Installing a sprinkler system can be a daunting task, especially if you have never done it before. However, DIY projects are becoming increasingly popular, probably because it's usually quite a bit cheaper to do it yourself, rather than hiring a contractor. But before you run out and start digging trenches and laying pipe, it would be a good idea to look over these points and decide if installation is a project you can tackle.
Before jumping in, take a look at your yard, and consider the following questions:
How large is your yard (front and back combined)?
How many obstacles (trees, pool, garage, driveway, deck, etc.) are in the yard? You need to remember that your speinkler system has to go around these obstacles. This can as much as double the time it takes to install.
What kind of watering coverage do you want? This can depend on what types of plants you have. For a lawn, you will want very uniform coverage, to prevent brown spots. If you are planning for a flower bed with only a few shrubs here and there, your coverage doesn't need to be as even.
If you want the least number of heads possible, rotor sprinkler heads are probably the best option. If you want uniform coverage, spray heads are probably the best option.
A few things to remember:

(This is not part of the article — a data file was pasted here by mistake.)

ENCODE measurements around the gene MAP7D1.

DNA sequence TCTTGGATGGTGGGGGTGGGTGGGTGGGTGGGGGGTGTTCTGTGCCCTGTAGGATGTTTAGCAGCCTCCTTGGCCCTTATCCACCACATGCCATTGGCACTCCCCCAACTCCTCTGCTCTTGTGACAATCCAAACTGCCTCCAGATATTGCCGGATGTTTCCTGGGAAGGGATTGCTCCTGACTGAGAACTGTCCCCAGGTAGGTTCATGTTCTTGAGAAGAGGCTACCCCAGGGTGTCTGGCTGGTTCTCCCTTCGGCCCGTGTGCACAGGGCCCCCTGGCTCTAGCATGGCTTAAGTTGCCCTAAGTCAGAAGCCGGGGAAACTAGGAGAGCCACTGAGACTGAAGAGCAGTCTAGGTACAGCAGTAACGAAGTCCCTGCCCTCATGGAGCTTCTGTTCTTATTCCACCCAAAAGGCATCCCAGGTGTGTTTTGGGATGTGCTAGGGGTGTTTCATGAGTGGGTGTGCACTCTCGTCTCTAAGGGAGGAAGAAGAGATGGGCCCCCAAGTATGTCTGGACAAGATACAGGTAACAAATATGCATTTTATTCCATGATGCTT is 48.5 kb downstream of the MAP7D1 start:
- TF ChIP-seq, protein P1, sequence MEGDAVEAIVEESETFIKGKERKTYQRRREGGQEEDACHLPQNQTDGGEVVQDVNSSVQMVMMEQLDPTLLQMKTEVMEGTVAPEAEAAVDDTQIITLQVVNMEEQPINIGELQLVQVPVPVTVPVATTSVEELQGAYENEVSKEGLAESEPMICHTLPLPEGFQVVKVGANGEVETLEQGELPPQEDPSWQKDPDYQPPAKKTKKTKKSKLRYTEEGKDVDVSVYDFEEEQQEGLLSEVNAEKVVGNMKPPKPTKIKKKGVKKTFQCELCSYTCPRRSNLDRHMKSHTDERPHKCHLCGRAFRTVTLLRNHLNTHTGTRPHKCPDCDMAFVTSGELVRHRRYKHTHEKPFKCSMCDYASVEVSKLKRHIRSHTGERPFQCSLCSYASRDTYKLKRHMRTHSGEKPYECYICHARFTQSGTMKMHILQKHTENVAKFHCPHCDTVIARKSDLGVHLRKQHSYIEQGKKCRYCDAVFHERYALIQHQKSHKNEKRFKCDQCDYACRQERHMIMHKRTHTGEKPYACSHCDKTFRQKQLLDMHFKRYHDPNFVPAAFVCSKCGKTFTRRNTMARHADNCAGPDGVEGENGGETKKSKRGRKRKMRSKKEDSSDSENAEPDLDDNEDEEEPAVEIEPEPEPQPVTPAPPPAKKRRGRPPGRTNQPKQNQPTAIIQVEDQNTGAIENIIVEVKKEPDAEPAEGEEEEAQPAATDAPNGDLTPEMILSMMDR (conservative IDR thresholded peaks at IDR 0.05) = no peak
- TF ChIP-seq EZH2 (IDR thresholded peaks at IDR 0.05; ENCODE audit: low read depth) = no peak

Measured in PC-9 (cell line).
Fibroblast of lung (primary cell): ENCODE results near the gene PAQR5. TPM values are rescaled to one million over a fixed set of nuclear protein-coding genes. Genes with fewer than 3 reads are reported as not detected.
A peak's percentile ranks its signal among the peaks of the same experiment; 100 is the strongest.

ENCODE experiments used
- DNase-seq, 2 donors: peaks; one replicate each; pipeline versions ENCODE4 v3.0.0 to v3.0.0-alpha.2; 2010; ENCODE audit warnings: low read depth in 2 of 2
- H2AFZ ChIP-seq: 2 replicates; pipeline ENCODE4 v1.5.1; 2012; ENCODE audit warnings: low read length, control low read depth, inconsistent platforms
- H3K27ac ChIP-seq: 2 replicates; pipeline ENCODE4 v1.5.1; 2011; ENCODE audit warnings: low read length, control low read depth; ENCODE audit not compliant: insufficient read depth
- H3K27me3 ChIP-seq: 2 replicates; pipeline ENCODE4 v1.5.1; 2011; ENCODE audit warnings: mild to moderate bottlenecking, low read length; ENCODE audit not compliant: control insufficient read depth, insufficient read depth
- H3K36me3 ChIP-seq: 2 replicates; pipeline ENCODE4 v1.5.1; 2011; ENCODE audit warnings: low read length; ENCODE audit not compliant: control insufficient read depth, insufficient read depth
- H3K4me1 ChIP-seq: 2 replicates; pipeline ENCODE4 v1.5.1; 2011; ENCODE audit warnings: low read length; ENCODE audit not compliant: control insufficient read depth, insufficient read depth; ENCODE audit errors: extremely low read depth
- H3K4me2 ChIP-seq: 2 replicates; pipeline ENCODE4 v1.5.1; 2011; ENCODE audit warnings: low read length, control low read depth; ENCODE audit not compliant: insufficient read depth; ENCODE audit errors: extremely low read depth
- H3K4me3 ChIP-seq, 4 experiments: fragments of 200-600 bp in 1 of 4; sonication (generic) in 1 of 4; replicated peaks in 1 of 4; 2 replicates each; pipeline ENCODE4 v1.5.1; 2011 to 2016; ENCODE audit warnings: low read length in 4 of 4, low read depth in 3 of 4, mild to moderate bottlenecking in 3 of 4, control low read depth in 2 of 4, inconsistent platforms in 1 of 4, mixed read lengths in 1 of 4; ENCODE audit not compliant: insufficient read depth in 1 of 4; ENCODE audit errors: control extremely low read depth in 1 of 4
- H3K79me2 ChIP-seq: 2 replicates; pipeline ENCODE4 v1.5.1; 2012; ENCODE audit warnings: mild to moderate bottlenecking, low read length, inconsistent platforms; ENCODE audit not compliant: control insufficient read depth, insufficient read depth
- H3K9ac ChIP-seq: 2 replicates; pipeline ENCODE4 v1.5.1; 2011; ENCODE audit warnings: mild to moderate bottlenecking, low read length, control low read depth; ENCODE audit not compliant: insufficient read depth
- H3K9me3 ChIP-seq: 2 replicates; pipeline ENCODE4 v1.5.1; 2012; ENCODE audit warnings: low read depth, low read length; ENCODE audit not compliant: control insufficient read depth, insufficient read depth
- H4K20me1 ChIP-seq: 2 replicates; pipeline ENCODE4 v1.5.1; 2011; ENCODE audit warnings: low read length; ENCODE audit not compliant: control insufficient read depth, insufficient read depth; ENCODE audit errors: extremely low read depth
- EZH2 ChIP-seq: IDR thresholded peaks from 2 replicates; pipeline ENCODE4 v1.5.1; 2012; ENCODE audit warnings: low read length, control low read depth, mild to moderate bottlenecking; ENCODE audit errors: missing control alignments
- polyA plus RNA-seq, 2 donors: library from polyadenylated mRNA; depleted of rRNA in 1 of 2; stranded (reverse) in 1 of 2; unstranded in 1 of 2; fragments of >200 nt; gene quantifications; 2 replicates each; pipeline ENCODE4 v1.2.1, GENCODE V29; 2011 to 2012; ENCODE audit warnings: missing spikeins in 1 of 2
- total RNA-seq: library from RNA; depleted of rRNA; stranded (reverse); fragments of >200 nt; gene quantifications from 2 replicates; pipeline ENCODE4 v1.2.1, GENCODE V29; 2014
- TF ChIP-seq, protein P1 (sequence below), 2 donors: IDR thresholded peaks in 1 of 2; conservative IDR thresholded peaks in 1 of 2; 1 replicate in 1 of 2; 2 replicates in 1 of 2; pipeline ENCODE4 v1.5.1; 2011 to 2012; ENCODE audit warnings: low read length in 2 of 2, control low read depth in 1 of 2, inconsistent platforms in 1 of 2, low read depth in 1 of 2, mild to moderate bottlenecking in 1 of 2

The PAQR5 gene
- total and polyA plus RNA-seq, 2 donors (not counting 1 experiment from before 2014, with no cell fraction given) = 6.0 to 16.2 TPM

If you are the type of person who loves starting projects, but sometimes struggles to complete them, this might not be the route for you.
Once you start installing, it's important to do it right the first time. Cutting corners will cost you a lot of time, money, and headaches down the road, and you will probably end up hiring a contractor anyway, to come out and fix your system.
It's not as bad as it sounds. If you're willing to do a little homework, and get your hands dirty (literally), installing an irrigation system yourself is very doable. We even have free design service, provided by Toro and RainBird.
If you are still a little nervous about planning your system, you can always consult with a professional for a small fee, and have them advise you on what products they recommend, design/placement, and best practices for installing. This is still less expensive than hiring a contractor to do the whole thing, and it reduces the amount of homework you have to do.
Now that you've read over some of the things you need to consider, you should have a pretty good idea of whether or not this is the project for you.